Pray. Pray for the destruction of the Temple of Juice. No, seriously? Just remember that most corporations are lame, and most advertising/marketing agencies are lame, and this kind of lame, dispiriting appropriation happens all the time. Just always keep that thought somewhere in your head. And drink wine instead of juice.

Though I'm kind of wondering if Rees didn't plant the seeds for the Jamba "tribute" site with his penultimate strip in January. Did this...

...get some ad team thinking it would be clever to answer with this?

Oh, the faded awesomeness of 1979, the year that Mother Jones ran a 12-page feature on America's "psychic renaissance," that string bikinis were in style, and that the California Parks and Recreation Department relaxed its policy on public nudity. It's the 30th anniversary of 1979 this year--a year that this writer turned three--and California has a message for you folks who are still livin' it: Hippie, put your clothes on.

Yesterday, a state appeals court ruled that California parks officials can prohibit nudity on any state beach. The state's laissez faire nudity policy had been challenged last year when Parks Director Ruth Coleman imposed a booty ban at Southern California's popular Onofre beach. Now of course, Onofre bathers will be using a little less suntan lotion.

Is the nudity fight a last gasp of California's hippie heyday? Public perceptions of naked bathers probably haven't changed much since the late '70s, but Gen Xers with kids might not be keen to share the beach with a bunch of proudly shriveled senior citizens. Still, the ruling doesn't apply to land owned by the National Park Service, which has preserved the freedom to bare it all. As the poet Emma Lazarous might say: Give me your tired, your poor, your huddled masses of hairy naked dudes, yearning to breathe free. . .

Above: Vintage Mojo cover. How sexy are these folks now?

 

Smiling triumphantly, I opened the front door only to stare straight down the barrel of a police 9mm. I don't think I said a word. Just slowly put my hands in the air. Let the officer cuff me and put me in the cramped backseat of his cruiser.

The scene was Emeryville, California. It was 1993, and I had just entered an unlocked upstairs window to gain entry to the residence where my companion was house sitting. We'd accidentally locked the keys inside. The neighbors didn't know that, though. They just saw an unfamiliar white man trying to get in. Eventually, I was released, upset and humiliated to be treated like a criminal, but I knew better than to get righteous on a police officer. As I'd learned the hard way four years prior, that's a losing game.

The pAper chAse
Someday This Could All Be Yours Vol. 1
(Kill Rock Stars, 2009)


Did you hear that Marilyn Manson put out a new record? Guess what? Nobody cares. That shtick isn't scary anymore. No one is shocked by a pale dude named Brian from Florida who calls himself Antichrist Superstar. With the world falling apart around us, all we have to do is turn on the news to get a little freaked out.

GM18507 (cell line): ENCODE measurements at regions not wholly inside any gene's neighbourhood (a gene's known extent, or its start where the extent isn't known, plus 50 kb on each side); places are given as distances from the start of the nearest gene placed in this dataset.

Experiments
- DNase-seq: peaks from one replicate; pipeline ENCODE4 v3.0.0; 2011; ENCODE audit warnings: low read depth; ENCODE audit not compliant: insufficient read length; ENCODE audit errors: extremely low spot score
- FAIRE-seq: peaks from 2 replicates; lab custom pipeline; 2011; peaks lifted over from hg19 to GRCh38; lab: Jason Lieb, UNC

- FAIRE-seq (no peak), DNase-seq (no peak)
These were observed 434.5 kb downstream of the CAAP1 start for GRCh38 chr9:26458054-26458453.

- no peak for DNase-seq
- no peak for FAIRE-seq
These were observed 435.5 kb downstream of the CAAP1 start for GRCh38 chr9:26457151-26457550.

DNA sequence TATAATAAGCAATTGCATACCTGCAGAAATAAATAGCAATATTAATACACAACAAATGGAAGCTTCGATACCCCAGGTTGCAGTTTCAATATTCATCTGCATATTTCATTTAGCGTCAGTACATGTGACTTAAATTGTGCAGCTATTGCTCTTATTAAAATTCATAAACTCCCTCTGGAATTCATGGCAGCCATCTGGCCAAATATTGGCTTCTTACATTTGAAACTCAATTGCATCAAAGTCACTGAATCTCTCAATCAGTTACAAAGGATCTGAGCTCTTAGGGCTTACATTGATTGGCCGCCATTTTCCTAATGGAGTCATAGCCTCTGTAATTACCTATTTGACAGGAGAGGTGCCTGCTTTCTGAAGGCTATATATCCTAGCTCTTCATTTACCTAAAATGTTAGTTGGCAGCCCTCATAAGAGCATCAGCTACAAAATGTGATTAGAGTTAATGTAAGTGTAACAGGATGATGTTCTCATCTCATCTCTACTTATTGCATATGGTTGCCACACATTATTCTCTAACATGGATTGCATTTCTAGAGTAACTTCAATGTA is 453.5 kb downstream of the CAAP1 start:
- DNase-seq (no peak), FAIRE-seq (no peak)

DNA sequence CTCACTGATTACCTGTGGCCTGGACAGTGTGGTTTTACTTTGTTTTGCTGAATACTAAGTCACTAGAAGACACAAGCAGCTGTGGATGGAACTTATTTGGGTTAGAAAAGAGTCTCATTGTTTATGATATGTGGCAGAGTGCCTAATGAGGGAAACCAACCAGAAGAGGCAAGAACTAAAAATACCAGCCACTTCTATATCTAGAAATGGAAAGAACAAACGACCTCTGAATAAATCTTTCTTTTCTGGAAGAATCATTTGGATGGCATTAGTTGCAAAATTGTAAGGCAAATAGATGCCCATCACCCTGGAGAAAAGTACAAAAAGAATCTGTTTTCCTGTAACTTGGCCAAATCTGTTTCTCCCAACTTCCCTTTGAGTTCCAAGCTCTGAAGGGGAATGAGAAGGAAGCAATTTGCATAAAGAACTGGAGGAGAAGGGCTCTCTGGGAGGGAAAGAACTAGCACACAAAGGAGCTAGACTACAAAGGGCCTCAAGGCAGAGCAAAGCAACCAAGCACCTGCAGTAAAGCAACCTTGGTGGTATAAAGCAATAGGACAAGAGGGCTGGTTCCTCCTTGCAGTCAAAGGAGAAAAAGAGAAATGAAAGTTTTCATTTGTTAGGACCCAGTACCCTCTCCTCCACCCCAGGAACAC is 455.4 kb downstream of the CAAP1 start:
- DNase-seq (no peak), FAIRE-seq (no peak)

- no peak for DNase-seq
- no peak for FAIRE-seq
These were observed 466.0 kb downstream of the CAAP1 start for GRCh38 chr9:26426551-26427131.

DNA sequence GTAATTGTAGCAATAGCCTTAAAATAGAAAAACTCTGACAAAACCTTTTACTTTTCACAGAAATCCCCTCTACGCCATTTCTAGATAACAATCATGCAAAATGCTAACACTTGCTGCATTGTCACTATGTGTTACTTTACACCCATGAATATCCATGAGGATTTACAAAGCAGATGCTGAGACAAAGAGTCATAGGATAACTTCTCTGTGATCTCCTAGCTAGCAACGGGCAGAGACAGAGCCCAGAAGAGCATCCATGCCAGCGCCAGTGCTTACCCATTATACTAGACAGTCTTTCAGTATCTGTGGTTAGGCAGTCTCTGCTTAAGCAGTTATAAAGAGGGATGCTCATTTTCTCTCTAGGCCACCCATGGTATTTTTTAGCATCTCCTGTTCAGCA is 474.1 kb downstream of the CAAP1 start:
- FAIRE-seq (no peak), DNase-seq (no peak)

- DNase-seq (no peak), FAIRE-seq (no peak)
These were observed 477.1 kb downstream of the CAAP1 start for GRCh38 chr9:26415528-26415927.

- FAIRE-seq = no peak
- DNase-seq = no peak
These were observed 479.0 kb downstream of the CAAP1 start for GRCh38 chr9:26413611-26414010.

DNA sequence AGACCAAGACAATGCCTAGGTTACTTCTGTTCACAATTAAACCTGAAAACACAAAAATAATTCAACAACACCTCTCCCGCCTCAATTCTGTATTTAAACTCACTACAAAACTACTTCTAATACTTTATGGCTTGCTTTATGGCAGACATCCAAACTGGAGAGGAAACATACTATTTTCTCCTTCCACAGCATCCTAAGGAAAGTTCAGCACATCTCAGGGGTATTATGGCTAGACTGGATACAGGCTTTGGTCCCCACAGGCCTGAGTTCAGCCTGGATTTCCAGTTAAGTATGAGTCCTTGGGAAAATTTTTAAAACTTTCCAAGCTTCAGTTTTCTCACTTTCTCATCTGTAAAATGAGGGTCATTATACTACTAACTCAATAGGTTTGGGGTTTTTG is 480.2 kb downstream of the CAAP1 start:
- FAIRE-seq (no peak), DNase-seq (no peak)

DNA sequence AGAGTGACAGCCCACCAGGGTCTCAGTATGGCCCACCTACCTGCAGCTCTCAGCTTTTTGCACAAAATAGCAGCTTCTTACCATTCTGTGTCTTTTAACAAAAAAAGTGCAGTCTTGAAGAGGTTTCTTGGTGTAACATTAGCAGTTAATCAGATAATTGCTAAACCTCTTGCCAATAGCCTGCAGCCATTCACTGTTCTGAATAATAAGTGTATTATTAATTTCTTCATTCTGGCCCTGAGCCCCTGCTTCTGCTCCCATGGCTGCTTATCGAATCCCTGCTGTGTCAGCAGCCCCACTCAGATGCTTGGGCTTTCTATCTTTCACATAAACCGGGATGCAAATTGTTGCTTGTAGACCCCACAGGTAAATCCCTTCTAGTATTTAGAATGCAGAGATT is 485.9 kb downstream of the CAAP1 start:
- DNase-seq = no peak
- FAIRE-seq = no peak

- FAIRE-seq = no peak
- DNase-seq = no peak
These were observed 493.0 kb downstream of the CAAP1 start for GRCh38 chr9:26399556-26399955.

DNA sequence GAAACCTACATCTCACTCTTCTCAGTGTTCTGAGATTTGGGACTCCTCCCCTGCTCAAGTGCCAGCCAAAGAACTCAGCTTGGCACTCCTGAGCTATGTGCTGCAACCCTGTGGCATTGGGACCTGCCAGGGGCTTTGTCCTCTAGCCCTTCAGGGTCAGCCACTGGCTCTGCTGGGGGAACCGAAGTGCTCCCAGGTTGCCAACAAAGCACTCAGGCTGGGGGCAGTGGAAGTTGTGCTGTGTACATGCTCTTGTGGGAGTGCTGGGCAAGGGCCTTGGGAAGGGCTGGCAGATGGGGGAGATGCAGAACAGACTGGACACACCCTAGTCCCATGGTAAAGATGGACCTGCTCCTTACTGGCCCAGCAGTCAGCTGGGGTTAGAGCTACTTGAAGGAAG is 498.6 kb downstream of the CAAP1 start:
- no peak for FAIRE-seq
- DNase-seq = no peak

In contrast with His Freakiness, the Dallas, Texas-based quartet known as the pAper chAse takes its cues from things that actually scare people, and to each song title on this sixth release appends a mildly unsettling parenthetical, such as, "What Should We Do With Your Body (The Lightning)." These guys don't exactly break new sonic ground on this album—then again, when you specialize in highly unique nightmare soundtracks, reinventing yourself probably isn't a top priority.

The group's sound is dark, but not goth. Abrasive, but not punk. Not pop, but surprisingly…catchy? The rhythm section is massive here, creating spine-jerking grooves, with songs that shudder and shake as singer John Congleton—best known for his production work for acts like Explosions in the Sky and the Polyphonic Spree—wails over the cacophony like a soapbox preacher: I'll have you pictured in my head / All of you butchered in your beds / 'Cause God is everywhere / God is everywhere. (All this while wringing damaged notes from the neck of his guitar.) 

My least favorite track is "The Common Cold (The Epidemic)," whose weird circus vibe makes it feel out of place. That one aside, Someday This Could All Be Yours Vol. 1 is a solid addition to the band's growing discography. This music is definitely not for everyone, but if it strikes a chord with you, you should check out the band's earlier stuff, too (Hide the Kitchen Knives being my personal favorite). As the title indicates, Someday is the first part of a double album. With the economy what it is, I suppose you can't blame an artist for releasing a CD in two parts. Besides, it gives you the time you'll need to fully digest these songs.

Follow MoJo music reviews on Twitter via #musicmonday or at @MotherJones.